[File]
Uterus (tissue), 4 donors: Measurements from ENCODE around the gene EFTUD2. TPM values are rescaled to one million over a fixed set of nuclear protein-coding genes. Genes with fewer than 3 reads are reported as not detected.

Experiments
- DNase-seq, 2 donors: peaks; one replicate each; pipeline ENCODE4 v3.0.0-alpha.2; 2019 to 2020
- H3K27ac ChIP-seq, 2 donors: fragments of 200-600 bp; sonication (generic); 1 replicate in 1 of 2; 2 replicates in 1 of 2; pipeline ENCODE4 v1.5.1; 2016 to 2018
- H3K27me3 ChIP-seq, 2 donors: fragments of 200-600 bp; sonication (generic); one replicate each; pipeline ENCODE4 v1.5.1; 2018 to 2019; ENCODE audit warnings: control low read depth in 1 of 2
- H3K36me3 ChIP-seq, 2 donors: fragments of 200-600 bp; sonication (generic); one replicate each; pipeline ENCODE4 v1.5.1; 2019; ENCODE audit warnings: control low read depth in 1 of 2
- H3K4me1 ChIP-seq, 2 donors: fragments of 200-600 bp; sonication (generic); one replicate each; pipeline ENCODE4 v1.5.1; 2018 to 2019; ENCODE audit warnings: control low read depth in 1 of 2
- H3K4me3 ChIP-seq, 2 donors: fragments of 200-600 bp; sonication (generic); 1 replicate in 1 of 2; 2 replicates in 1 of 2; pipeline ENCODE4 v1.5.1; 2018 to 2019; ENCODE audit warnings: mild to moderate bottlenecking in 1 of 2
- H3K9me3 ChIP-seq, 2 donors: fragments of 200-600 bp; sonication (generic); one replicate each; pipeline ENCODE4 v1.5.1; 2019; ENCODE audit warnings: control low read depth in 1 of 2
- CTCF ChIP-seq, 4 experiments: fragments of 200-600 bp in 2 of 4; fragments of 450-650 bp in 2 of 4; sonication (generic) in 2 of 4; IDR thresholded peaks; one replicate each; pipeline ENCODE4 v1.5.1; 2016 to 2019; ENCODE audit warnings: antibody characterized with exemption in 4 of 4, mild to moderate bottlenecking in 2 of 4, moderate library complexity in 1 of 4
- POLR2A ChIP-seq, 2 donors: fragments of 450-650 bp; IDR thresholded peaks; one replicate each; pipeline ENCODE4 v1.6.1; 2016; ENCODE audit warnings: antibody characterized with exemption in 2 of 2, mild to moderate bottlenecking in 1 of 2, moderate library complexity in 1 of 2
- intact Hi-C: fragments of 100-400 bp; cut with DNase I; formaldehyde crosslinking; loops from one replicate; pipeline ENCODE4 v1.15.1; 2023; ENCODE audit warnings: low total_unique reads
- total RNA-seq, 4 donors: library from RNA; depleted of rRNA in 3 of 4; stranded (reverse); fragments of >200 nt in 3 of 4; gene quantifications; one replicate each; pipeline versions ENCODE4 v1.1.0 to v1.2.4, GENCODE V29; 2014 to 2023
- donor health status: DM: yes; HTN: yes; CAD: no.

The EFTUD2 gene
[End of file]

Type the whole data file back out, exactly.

Uterus (tissue), 4 donors: Measurements from ENCODE around the gene EFTUD2. TPM values are rescaled to one million over a fixed set of nuclear protein-coding genes. Genes with fewer than 3 reads are reported as not detected.

Experiments
- DNase-seq, 2 donors: peaks; one replicate each; pipeline ENCODE4 v3.0.0-alpha.2; 2019 to 2020
- H3K27ac ChIP-seq, 2 donors: fragments of 200-600 bp; sonication (generic); 1 replicate in 1 of 2; 2 replicates in 1 of 2; pipeline ENCODE4 v1.5.1; 2016 to 2018
- H3K27me3 ChIP-seq, 2 donors: fragments of 200-600 bp; sonication (generic); one replicate each; pipeline ENCODE4 v1.5.1; 2018 to 2019; ENCODE audit warnings: control low read depth in 1 of 2
- H3K36me3 ChIP-seq, 2 donors: fragments of 200-600 bp; sonication (generic); one replicate each; pipeline ENCODE4 v1.5.1; 2019; ENCODE audit warnings: control low read depth in 1 of 2
- H3K4me1 ChIP-seq, 2 donors: fragments of 200-600 bp; sonication (generic); one replicate each; pipeline ENCODE4 v1.5.1; 2018 to 2019; ENCODE audit warnings: control low read depth in 1 of 2
- H3K4me3 ChIP-seq, 2 donors: fragments of 200-600 bp; sonication (generic); 1 replicate in 1 of 2; 2 replicates in 1 of 2; pipeline ENCODE4 v1.5.1; 2018 to 2019; ENCODE audit warnings: mild to moderate bottlenecking in 1 of 2
- H3K9me3 ChIP-seq, 2 donors: fragments of 200-600 bp; sonication (generic); one replicate each; pipeline ENCODE4 v1.5.1; 2019; ENCODE audit warnings: control low read depth in 1 of 2
- CTCF ChIP-seq, 4 experiments: fragments of 200-600 bp in 2 of 4; fragments of 450-650 bp in 2 of 4; sonication (generic) in 2 of 4; IDR thresholded peaks; one replicate each; pipeline ENCODE4 v1.5.1; 2016 to 2019; ENCODE audit warnings: antibody characterized with exemption in 4 of 4, mild to moderate bottlenecking in 2 of 4, moderate library complexity in 1 of 4
- POLR2A ChIP-seq, 2 donors: fragments of 450-650 bp; IDR thresholded peaks; one replicate each; pipeline ENCODE4 v1.6.1; 2016; ENCODE audit warnings: antibody characterized with exemption in 2 of 2, mild to moderate bottlenecking in 1 of 2, moderate library complexity in 1 of 2
- intact Hi-C: fragments of 100-400 bp; cut with DNase I; formaldehyde crosslinking; loops from one replicate; pipeline ENCODE4 v1.15.1; 2023; ENCODE audit warnings: low total_unique reads
- total RNA-seq, 4 donors: library from RNA; depleted of rRNA in 3 of 4; stranded (reverse); fragments of >200 nt in 3 of 4; gene quantifications; one replicate each; pipeline versions ENCODE4 v1.1.0 to v1.2.4, GENCODE V29; 2014 to 2023
- donor health status: DM: yes; HTN: yes; CAD: no.

The EFTUD2 gene